Democratizing China: Insights from Theory and History

April 28, 2016
12:00 pm - 02:00 pm

About the Event 

Please join us for a discussion on “Democratizing China: Insights from Theory and History” to mark the publication of Minxin Pei’s forthcoming book China’s Crony Capitalism: The Dynamics of Regime Change (available August 2016). David Shambaugh and Geoff Dyer will provide comments.


  • Minxin Pei, Claremont McKenna College
  • David Shambaugh, George Washington University
  • Geoff Dyer, Financial Times

moderated by

  • Marc F. Plattner, Journal of Democracy

About the Speakers

Minxin Pei is the Tom and Margot Pritzker ’72 Professor of Government and the director of the Keck Center for International and Strategic Studies at Claremont McKenna College. He is also a non-resident senior fellow of the German Marshall Fund of the United States. He is the author of From Reform to Revolution: The Demise of Communism in China and the Soviet Union and China’s Trapped Transition: The Limits of Developmental Autocracy. Dr. Pei’s research has been published in Foreign Policy, Foreign Affairs, The National Interest, Modern China, China Quarterly, Journal of Democracy and many edited books. Dr. Pei is a frequent commentator on BBC World News, Voice of America, and National Public Radio; his op-eds have appeared in the Financial Times, New York Times, Washington Post, Newsweek International, International Herald Tribune, and other major newspapers.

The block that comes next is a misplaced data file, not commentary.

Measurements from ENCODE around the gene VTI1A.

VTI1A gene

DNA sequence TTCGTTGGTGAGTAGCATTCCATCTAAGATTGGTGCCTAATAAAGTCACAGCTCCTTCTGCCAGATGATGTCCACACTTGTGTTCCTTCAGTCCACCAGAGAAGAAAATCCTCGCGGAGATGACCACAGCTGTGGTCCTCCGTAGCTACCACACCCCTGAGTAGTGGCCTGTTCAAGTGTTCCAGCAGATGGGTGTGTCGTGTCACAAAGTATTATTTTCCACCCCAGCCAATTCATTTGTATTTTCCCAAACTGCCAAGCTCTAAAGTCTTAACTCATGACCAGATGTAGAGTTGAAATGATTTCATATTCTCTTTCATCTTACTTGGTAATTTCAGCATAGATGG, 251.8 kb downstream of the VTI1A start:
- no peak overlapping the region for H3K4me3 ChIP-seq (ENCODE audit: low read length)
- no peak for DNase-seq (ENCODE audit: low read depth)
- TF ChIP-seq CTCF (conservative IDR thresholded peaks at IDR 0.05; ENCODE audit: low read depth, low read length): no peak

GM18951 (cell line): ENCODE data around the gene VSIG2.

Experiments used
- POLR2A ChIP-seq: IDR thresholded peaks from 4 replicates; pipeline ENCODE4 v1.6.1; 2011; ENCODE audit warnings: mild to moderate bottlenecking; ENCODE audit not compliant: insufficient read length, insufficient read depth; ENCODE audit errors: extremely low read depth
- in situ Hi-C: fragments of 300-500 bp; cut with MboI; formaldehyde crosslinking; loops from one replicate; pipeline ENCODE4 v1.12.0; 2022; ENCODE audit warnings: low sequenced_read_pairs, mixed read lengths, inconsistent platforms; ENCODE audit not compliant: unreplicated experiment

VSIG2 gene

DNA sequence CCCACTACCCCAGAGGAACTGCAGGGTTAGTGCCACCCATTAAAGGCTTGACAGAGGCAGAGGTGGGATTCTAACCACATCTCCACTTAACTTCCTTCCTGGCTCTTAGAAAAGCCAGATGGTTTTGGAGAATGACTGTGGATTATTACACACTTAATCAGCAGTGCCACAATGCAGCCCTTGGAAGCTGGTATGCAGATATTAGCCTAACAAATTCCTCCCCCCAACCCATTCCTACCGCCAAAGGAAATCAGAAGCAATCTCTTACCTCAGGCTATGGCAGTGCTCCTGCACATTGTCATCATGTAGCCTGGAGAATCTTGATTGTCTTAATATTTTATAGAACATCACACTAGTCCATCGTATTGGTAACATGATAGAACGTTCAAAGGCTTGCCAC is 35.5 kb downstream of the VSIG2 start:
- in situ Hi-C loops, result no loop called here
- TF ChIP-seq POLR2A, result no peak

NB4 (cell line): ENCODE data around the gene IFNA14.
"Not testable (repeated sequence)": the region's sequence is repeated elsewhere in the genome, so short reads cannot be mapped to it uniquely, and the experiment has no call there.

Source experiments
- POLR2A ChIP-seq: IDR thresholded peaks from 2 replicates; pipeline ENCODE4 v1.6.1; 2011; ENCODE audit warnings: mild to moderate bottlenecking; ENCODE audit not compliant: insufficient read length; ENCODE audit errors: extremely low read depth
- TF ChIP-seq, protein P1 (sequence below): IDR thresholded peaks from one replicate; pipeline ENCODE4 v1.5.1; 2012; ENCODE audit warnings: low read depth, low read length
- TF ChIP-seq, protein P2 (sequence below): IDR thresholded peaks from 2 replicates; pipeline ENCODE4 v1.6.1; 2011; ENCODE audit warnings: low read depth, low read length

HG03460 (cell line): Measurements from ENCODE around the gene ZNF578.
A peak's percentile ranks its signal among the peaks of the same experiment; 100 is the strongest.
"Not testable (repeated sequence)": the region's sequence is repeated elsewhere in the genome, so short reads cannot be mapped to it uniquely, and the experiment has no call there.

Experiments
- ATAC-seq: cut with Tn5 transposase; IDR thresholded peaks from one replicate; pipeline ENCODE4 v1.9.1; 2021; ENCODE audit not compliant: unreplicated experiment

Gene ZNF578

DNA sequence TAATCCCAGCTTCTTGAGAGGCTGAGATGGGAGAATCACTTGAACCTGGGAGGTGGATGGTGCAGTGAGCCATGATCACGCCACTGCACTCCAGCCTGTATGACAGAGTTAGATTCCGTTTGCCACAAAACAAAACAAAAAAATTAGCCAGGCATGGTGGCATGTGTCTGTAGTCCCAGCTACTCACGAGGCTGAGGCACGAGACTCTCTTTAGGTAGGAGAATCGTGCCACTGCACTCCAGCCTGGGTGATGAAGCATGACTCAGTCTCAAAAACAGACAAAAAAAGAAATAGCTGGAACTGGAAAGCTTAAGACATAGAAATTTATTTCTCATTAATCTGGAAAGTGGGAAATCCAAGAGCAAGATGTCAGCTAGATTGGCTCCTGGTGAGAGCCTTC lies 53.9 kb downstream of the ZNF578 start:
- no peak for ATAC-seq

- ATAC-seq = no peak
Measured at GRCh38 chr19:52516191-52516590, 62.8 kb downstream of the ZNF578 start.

Geoff Dyer has worked for the Financial Times for over a decade in China, Brazil, the UK and now the US. He was the FT bureau chief in Beijing from 2008 to 2011, following three years working for the paper in Shanghai. He has also been the paper’s Brazil bureau chief and covered the healthcare industry, where he wrote extensively about the Aids epidemic in Africa and Asia. He now works in the FT Washington DC bureau, writing about American foreign policy. Dyer is the author of Contest of the Century: the New Era of Competition with China.

David Shambaugh is a professor of political science & international affairs and director of the China Policy Program in the Elliott School of International Affairs at George Washington University. He has served on the Board of Directors of the National Committee on U.S.-China Relations, and is a member of the Council on Foreign Relations, U.S. Asia-Pacific Council, and other public policy and scholarly organizations. He has published more than thirty books, most recently China’s Future and The China Reader: Rising Power.


Photo: Trey Ratcliff/Flickr